Dreadnought's new range of rustic tiles are available in all the sandfaced Dreadnought natural clay colours from reds and browns through to brindles and blues. Suitable for both renovation projects and newbuilds, they have a rustic, sanded finish and feature a distressed tail edge to give a soft effect and produce a highly attractive roof.
Dreadnought's Staffordshire blue rustic tile is a genuine traditional Staffordshire blue, with natural shade variations derived by controlling the kiln atmosphere and converting the iron content in the clay to blue. It is a skilled process established by generations of brick and tile makers and sadly only retained today by Dreadnought. Other tile manufacturers use applied stains and coloured sands to produce their colour, but at Dreadnought we believe in the beauty of true clay colour.
The Staffordshire Blue rustics are particularly effective where the smooth finish of a plain machinemade tile is not desired or appropriate as they give a more textured finish to the roof. They can also be combined with rustic dark heather tiles to produce a "mixed blue blend".
Victorian Self Build
The architecture at this luxury self build house in Darbyshire is inspired by Victorian design. The rustic sanded finish of the Staffordshire blue roof tile has a soft effect on the roof and blends in well in the rural setting. It is a large property and has large expanses of roof which are broken up by bands of ornamental club tiles whilst also being typical of the Victorian era. See full case study >>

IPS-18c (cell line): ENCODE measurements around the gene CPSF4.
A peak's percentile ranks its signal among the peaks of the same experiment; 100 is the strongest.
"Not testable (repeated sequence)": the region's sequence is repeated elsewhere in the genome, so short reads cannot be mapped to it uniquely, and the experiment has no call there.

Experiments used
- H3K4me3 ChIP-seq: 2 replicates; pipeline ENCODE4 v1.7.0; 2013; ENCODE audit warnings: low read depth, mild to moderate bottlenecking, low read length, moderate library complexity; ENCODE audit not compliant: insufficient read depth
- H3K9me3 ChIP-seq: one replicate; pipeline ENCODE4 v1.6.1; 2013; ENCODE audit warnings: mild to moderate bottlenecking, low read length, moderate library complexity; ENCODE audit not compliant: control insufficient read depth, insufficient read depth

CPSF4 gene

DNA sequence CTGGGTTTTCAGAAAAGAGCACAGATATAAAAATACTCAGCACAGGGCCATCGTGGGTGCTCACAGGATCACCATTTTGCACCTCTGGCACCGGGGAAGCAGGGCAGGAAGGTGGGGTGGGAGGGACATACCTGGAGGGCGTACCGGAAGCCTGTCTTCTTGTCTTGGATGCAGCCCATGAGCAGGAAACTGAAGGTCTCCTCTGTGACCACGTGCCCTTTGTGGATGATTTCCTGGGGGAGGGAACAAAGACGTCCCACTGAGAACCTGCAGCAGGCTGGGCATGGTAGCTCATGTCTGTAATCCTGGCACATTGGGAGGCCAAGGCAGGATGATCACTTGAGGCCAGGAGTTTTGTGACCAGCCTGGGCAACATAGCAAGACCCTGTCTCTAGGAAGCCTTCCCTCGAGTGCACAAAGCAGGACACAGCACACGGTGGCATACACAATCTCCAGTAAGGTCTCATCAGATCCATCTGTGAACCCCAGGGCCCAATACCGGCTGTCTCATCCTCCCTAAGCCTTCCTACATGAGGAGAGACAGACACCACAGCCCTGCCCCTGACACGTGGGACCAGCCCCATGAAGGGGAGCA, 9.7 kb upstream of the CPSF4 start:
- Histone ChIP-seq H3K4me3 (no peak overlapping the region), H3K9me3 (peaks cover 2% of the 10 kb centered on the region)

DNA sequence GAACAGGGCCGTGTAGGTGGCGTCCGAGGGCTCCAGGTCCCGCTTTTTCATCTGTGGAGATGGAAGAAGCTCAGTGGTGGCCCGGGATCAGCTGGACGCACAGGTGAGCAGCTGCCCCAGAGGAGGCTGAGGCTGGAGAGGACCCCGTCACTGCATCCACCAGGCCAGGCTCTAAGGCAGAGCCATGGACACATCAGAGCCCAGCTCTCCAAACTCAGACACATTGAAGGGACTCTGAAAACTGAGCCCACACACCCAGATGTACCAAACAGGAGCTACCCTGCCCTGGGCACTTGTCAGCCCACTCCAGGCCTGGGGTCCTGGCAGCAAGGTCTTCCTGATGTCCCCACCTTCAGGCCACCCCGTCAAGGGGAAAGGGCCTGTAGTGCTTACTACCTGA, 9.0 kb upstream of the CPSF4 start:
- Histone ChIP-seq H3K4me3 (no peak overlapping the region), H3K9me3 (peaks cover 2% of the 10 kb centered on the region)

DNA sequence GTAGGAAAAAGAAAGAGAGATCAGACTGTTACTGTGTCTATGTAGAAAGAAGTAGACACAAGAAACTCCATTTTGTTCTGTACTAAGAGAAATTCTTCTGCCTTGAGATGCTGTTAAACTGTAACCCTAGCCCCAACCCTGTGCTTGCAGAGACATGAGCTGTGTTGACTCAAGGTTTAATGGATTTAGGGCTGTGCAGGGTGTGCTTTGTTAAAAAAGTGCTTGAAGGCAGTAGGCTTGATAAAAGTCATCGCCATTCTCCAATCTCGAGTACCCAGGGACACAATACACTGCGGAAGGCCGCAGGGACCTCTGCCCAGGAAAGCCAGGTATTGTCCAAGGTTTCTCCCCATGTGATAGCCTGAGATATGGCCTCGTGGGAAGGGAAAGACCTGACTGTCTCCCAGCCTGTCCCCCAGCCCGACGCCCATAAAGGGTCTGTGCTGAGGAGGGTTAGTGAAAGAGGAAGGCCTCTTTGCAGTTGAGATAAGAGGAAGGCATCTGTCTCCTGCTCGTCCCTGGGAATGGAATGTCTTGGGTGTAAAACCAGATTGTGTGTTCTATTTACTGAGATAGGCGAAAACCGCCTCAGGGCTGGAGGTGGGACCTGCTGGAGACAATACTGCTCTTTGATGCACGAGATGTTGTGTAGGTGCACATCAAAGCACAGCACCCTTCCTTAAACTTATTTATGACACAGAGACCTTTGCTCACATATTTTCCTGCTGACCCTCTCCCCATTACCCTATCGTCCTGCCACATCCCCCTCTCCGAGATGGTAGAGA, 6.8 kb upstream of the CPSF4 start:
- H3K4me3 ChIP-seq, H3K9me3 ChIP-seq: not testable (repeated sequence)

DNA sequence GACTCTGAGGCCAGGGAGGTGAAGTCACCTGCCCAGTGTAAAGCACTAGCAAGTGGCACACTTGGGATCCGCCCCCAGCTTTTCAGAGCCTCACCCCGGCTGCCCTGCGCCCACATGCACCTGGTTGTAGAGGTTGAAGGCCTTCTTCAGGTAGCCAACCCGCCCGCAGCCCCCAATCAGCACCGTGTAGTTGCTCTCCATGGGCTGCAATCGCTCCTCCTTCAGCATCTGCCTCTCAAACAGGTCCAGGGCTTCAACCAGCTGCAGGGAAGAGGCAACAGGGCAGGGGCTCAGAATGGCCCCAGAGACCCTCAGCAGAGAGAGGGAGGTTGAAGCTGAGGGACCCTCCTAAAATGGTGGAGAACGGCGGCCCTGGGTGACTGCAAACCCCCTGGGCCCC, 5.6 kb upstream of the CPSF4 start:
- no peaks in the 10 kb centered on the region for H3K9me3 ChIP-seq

Dreadnought Tiles conform to BS EN 1304:2013 and should be fixed in accordance with BS 5534 "Slating and Tiling" part 1 & 2 and BS 8000 Part 6.
Freeze Thaw Standards require plain clay tiles for use in the U.K. to withstand at least 150 freeze / thaw cycles under method E of European Standard EN 539-2:2013. At Dreadnought Tiles we regard this as too low for our climate and we therefore test our tiles to withstand in excess of 400 cycles.
|Size||265x 165 mm||215x 165 mm||265 x 248 mm|
|Weight||1.19 kg||0.95 kg||1.8 kg|
|Pattern||Traditional Single Camber|
|Material||Etruria Marl||Etruria Marl||Etruria Marl|
|Minimum Lap||65 mm||32 mm|
|Maximum Gauge||100 mm||115 mm|
|Approx Weight at
|71 kg/m2||63 kg/m2|
|Nails||38 x 2.65 mm alloy||38 x 2.65 mm alloy|
|Battens||38 x 25 mm||38 x 25 mm|
|Minimum Pitch||35 degree|
|Tiles @ 100mm Gauge||60m2|
|Gable (Tile and Half)||5/lineal metre of verge|
|Hips and Valleys||10/lineal metre of main rafter|
|Ridges||Supplied in 300 mm and 450 mm lengths|
|BS 5534 2014||Code of Practice for Slating and Tiling|
|BS 8000-6.2013||Workmanship on Building Sites|
|BS EN 1991-1-4:2005+A1:2010||UK National Annex to Eurocode 1 -Actions on Structures - Part 1-4: General actions - wind actions|
Life Cycle: BRE 'A+' rating
Freeze Thaw Testing to in excess of 400 cycles Download Freeze Thaw Test Certificate >>
Energy: Fired in gas kilns to 1130 degrees
Raw materials: Etruria Marl Clay from our local quarry in Brierley Hill, sand
Lifespan: > 60 years. Second hand tiles that have been on roofs in excess of 100 years often sell for more than new tiles on the 2nd hand market
Recyclability: Can be crushed and used as aggregate and/or as an inert bulk fill
Packaging: We keep packaging to a minimum using wooden pallets. We do not shrink wrap or use plastic straps.